Since 1950, Omaha's Rosenblatt Stadium (formerly Municipal Stadium) has hosted the nation's top college baseball programs in the College World Series. Baseball fans from every corner of the country have taken the annual "Road to Omaha" and packed the seats to see championship baseball at its best. In 1954 thousands saw Jim Ehrler of Texas toss the tourney's first no-hitter en route to the Longhorns winning back-to-back CWS championships. Fans at the 1970 tournament saw Southern Cal defeat Florida State in the midst of their unmatched five-year championship run. In 1996 Rosenblatt's faithful took in the dramatic bottom-of-the-ninth, two-out, two-run homer by Louisiana State's Warren Morris, giving his team a 9-8 upset victory over powerhouse Miami.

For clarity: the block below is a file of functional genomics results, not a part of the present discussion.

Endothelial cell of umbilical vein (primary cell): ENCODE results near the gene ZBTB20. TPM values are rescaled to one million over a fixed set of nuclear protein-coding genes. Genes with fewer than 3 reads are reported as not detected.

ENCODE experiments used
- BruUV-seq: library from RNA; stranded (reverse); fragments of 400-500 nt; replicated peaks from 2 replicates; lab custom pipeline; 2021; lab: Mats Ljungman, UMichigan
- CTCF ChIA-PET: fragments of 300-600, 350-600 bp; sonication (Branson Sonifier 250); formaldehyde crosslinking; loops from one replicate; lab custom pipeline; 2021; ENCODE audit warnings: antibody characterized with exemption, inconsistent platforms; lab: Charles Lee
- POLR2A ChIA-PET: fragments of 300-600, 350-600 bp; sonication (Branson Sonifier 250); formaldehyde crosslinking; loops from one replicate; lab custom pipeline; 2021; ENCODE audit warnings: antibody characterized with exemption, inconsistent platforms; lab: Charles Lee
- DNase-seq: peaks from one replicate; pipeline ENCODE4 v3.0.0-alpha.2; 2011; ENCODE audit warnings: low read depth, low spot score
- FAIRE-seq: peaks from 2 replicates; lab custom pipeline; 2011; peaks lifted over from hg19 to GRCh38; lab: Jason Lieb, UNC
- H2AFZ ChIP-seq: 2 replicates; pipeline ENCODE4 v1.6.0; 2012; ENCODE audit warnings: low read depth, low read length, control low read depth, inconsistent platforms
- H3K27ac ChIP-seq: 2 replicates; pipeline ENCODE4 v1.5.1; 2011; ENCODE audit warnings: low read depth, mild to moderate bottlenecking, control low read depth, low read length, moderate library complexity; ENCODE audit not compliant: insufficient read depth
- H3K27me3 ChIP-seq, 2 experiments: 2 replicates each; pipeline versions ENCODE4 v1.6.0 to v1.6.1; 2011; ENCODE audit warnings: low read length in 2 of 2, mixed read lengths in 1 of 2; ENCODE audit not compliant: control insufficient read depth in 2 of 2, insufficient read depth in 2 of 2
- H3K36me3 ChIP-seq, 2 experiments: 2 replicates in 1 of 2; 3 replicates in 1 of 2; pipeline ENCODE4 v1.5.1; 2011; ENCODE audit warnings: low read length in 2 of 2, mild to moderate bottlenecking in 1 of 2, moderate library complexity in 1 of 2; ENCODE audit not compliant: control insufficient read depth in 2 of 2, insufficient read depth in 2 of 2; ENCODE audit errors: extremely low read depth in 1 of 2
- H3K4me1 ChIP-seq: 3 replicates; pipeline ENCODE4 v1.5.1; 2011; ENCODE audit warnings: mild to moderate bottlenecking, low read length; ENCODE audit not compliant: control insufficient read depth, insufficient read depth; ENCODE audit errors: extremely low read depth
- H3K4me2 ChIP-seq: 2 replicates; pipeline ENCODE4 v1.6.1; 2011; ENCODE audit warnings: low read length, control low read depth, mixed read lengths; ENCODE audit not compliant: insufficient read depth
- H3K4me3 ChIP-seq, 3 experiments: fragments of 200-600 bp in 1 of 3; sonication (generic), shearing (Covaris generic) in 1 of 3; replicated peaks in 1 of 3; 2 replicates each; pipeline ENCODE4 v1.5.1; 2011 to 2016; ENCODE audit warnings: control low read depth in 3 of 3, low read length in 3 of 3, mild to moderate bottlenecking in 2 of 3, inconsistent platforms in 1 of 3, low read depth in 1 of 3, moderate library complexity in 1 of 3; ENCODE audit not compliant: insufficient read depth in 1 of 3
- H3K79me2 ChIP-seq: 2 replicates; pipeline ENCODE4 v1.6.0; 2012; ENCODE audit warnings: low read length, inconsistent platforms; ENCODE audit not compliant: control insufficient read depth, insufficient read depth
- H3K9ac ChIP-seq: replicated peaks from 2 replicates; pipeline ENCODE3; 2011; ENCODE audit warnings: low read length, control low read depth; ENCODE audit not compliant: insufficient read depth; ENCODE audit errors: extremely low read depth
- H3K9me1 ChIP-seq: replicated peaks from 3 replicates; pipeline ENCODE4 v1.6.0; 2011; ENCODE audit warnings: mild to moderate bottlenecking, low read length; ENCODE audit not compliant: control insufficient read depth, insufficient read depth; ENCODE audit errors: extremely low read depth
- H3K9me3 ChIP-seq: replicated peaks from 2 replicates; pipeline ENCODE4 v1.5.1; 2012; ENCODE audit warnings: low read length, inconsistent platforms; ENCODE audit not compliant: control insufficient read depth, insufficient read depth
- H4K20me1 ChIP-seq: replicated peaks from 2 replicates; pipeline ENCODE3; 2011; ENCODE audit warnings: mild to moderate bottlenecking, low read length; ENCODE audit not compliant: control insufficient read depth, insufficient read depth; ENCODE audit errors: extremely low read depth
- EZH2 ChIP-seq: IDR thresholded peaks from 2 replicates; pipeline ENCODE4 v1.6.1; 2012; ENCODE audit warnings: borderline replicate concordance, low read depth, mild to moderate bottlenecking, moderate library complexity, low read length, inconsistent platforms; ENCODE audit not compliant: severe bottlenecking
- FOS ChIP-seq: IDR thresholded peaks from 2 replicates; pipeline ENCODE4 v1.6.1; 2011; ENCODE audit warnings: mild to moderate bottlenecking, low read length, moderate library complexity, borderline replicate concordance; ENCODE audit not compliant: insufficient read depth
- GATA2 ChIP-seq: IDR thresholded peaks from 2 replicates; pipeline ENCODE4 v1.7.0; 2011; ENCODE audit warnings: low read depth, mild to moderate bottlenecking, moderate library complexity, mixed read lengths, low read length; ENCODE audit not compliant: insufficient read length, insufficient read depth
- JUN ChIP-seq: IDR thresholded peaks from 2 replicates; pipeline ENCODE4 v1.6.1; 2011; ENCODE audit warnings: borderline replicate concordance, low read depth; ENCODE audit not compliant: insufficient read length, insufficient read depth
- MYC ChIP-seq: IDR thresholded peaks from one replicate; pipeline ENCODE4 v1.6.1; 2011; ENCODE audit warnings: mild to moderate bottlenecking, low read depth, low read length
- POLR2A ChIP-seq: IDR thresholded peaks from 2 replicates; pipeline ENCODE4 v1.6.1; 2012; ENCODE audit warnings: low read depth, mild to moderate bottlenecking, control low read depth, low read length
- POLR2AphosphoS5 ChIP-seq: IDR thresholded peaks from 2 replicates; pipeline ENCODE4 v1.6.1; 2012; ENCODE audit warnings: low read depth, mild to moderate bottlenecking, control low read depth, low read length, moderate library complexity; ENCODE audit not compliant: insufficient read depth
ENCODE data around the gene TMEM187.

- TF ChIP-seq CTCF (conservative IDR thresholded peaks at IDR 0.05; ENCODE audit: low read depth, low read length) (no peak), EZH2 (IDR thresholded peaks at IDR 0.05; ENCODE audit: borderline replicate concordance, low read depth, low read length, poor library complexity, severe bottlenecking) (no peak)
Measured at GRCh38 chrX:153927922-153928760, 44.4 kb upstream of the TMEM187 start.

Promising Care: How We Can Rescue Health Care by Improving It collects 16 speeches given over a period of 10 years by Donald M. Berwick, an internationally acclaimed champion of health care improvement throughout the course of his long and storied career as a physician, health care educator and policy expert, leader of the Institute for Healthcare Improvement (IHI), and administrator of the Centers for Medicare & Medicaid Services. These landmark speeches (including all of Berwick’s speeches delivered at IHI’s annual National Forum on Quality Improvement in Health Care from 2003 to 2012) clearly show why our medical systems don’t reliably contribute to our overall health. As a remedy he offers a vision for making our systems better – safer, more effective, more efficient, and more humane. Each of Berwick’s compelling speeches is preceded by a brief commentary by a prominent figure in health care, policy, or politics who has a unique connection to that particular speech. Contributors include such notables as Tom Daschle, Paul Batalden, and Lord Nigel Crisp. Their commentaries reflect on how it felt to hear the speech in the context in which it was delivered, and assess its relevance in today’s health care environment. The introduction is by Maureen Bisognano, CEO of Institute for Healthcare Improvement, and author of Pursuing the Triple Aim. Praise for previous books by Don Berwick Curing Health Care: "The book is an easy and affirming read for anyone who is familiar with and has used the TQM teachings of Dr. Joseph M. Juran and Dr. W. Edwards Deming and would be a simple and informative introduction to the concepts for anyone who has been hearing about TQM but has no idea what it is all about and wants to know more." —Permanent Fixes (blog) "Donald Berwick is the most clearly heard evangelist of applying industrial methods of continuous quality improvement in health care." —Annals of Internal Medicine Escape Fire: "With an effective blend of common sense, real-life stories, persuasive metaphors, and out-of-the-box thinking, Dr. Berwick’s presentations make for fascinating reading for anyone interested in improving America’s $1.7 trillion health care system." —Piper Report "Anyone interested in change in the healthcare system would enjoy this book. In degree programs, the various speeches would be useful for discussion in a health policy readings course." —The Annals of Pharmacotherapy